I hope that what all the above proves is: when it comes to the search for truth, there is absolutely NOTHING to be achieved by censoring or covering up any “awkward” antitheses to your original thesis, because it is precisely these contradictions and paradoxes that help you get closer to the true Voice of Nature. The original debate that inspired this thread is a good example of an artificial bubble of non-reality.
It is demonstrably true that I am not trying to sell anything or make money from my contributions to online debates. It is also demonstrably true that wind turbines trigger amygdala reactions in me and I love to talk and write about this phenomenon, for free, gratis, on the house, no payment needed. And it is demonstrably true that each of you reading has 100% ability to add your own comments to mine, in order that the conversation as a whole is open and amenable to peer-review, clarification and, if need be, factual corrections. To claim my comments about wind turbines, on a public forum dedicated to the topic, are spam… well, it’s clearly untrue, and I can’t even go on there to let the readers know! Therefore the veracity of the whole forum is compromised; if they can’t get a simple thing like my true motivation right, then what else have they got wrong?!
Arbitarily “detected as spam” and deleted from public view, here then is my comment, which follows my previous comment that had also been “detected as spam”. I’ll let you be the judge!
I’ve just found that this comment has been supposedly “detected as spam”. Now why would you do that? I’m not selling anything, I’m 100% on topic? I’ve joined the debate to have my say, to get involved in the conversation and discuss wind turbines with you all. Feel free to disagree and logic-chop, sure, that’s what dialectic is all about. But to censor perfectly reasonable comments is not on, it’s suspicious, it’s artificial and not in keeping with the true voice of Nature, which would be to move the dialogue forward. If you really are tree huggers you will allow the true voice of Nature to express itself. Calling me a Russian or a Fossil Fuel backer is bonkers and deluded! I’m a “mountain hugger”! You could call me a pagan, I guess, in that I commune with the Pennines and run my ideas past the peaks directly before coming back to the city to engage with people intellectually. Censoring me means censoring someone with genuine passion, love and commitment to the environment. Why would you do that??? Here’s the comment. Please explain why this is “Spam”?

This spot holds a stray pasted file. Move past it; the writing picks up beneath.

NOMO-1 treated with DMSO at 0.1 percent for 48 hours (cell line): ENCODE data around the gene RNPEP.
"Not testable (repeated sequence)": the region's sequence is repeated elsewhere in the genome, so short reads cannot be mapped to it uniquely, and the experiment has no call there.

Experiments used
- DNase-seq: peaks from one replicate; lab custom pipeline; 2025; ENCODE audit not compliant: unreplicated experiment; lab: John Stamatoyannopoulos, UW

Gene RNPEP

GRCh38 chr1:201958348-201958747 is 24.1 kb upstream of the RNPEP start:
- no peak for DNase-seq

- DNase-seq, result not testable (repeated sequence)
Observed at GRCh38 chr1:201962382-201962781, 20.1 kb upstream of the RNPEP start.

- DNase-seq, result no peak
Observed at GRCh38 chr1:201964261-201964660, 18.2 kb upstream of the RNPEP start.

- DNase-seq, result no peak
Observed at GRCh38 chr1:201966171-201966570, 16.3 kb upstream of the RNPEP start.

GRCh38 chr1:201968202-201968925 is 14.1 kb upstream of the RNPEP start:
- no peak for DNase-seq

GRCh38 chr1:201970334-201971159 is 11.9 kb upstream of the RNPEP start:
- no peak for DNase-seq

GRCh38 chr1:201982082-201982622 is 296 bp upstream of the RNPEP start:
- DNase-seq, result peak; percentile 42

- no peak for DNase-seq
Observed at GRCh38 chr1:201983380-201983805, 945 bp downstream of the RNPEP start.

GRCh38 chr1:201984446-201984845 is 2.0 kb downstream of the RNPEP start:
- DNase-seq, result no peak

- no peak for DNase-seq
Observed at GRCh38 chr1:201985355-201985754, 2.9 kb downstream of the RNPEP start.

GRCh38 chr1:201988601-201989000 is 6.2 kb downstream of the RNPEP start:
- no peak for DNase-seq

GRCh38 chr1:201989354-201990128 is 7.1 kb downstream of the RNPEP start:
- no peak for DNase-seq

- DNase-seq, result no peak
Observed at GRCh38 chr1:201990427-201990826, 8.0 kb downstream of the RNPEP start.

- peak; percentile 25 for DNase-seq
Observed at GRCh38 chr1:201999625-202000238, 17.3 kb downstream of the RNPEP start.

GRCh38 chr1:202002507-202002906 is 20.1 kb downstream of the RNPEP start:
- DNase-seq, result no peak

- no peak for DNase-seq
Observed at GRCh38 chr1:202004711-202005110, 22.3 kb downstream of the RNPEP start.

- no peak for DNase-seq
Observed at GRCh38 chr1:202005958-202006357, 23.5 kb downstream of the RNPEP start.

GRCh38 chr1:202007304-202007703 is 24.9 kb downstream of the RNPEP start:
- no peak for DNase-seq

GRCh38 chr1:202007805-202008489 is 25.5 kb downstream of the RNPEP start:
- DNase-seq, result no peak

The offending comment…
Hi, thanks for engaging. Let’s try and work through the points together and see where we agree and where we still need to do more work to cover all bases. I disagree that wind turbines are significantly less damaging to nature than oil/gas/coal power plants. Well, I’ve yet to see the evidence, put it that way. The important point is that we ensure we are comparing like for like – megawatt per megawatt. So it’s not a case of comparing one wind turbine with a coal-fired power station, it’s a case of comparing approximately 2,000 wind turbines with one coal-fired power station (stats based on comparing Scout Moor Wind Farm’s capacity factor vs Ratcliffe coal power station).
2,000 wind turbines vs 1 coal-fired power station? That’s the true comparison. I simply do not accept that the environmental impact of 2,000 wind turbines is better for the planet than 1 coal-fired power station. Not that I’m a fan of coal btw, I’m just demonstrating how low-performance our wind turbines really are, and just how many of them would be needed.
Where on earth would we put 2,000 wind turbines – complete with concrete foundations, access tracks, and links to the National Grid, without impacting severely on the environment for dozens of miles around?
“A person’s opinion that they don’t like the way they look has nothing to do with the effects on nature/the environment.” –